You Don’t Need Glucosamine Hydrochloride
If you're anything like the nearly 30 million Americans who treat their joints with glucosamine, recent research suggests it's time to reconsider.
Outside's long reads email newsletter features our strongest writing, most ambitious reporting, and award-winning storytelling about the outdoors. Sign up today.
If you’re taking glucosamine to help your knees, you might be wasting your money. A recent study in Arthritis & Rheumatology reported that 1500 mgs of glucosamine hydrochloride failed to reduce knee cartilage damage and to improve function among patients with knee pain. Though about ten percent of Americans take the over-the-counter supplement, study results have been mixed, and its effectiveness is still inconclusive.
Last week, doctors also released the number of Americans who have had joint replacement surgery—new hips and knees—and the numbers are pretty staggering. Over two percent of Americans have artificial joints, and those numbers are only expected to climb. In 2012, a study in the Journal of Bone & Joint Surgery predicted that there will be a 670 percent increase in total knee replacements by 2030.
Factors like obesity, better surgical options, and an aging population are likely contributing to the growth, but they don’t account for a disproportionate number of young people getting knee replacements, and the study’s authors think a growing number of knee injuries could be another driver.
Though there’s no magic bullet to guarantee healthy joints, but there are preventative steps you can take to help protect them, says Dr. David Geier, an orthopaedic surgeon and sports medicine specialist in Charleston, South Carolina.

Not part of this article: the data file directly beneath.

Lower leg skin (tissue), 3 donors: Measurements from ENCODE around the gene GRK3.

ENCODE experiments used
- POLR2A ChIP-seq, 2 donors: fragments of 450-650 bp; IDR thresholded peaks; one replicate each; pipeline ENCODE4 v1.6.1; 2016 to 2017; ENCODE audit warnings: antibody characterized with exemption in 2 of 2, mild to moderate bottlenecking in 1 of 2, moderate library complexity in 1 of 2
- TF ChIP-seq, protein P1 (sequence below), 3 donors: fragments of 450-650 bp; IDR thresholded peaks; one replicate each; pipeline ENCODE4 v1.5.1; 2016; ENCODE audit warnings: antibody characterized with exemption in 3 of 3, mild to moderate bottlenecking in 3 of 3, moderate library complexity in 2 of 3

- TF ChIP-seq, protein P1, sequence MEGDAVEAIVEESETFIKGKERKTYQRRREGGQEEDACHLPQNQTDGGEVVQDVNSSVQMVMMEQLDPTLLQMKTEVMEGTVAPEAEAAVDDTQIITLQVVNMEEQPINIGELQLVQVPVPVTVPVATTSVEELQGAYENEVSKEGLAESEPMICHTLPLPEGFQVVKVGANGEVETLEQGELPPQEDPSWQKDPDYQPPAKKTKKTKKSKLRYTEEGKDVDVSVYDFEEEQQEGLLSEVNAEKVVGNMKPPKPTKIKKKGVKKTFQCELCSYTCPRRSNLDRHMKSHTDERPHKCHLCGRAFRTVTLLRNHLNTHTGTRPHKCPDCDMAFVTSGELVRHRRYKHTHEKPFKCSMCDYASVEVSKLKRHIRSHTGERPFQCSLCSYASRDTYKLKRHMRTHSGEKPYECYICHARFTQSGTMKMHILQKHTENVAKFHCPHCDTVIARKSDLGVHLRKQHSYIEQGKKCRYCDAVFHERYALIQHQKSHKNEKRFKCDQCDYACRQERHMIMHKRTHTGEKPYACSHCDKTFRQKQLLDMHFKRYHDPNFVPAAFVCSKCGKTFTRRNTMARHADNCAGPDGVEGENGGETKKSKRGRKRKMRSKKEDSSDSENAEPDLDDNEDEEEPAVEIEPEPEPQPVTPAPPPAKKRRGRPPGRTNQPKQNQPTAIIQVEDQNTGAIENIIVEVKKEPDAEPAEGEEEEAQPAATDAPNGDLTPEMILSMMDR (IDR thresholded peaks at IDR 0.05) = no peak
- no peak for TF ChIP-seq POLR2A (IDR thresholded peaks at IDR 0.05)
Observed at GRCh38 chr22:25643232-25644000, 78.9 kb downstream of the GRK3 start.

Contact sports like football, or sports that require cutting or landing movements like soccer or basketball, present higher risk for injury. “Traumatic injuries from sports certainly can pose a risk for later arthritis and the need for hip or knee replacement surgery,” he says.
If you’re not willing to give up time on the field, make sure to have an off-season with other forms of exercise. Activities like biking, swimming, and using elliptical trainers are good low-impact alternatives, particularly for those who already have knee problems. But Geier doesn’t advise against running—it’s “a terrific form of exercise”—and there isn’t data to suggest that avoiding it will reduce the risk of arthritis.
But, for runners who have a history of hip or knee injury, it’s not a bad idea to cross train, mixing lower impact activities with a regular running schedule. You should also consider a strengthening exercise program, or get help from a physical therapist. And if you do start to experience pain in your joints, see a doctor ASAP. “Often the problem can be remedied with simple measures before it becomes a larger, more complicated problem,” he says. Anti-inflammatory medications, physical therapy, home strengthening exercises, and even injections can help relieve pain and improve function.
If you do end up under the knife, there’s still good news: techniques and devices are improving all the time. “While a hip or knee replaced with metal and plastic is not as good as a joint with no damage, those hip and knee replacements provide much more pain-free movement than the worn out bone and cartilage did,” he says.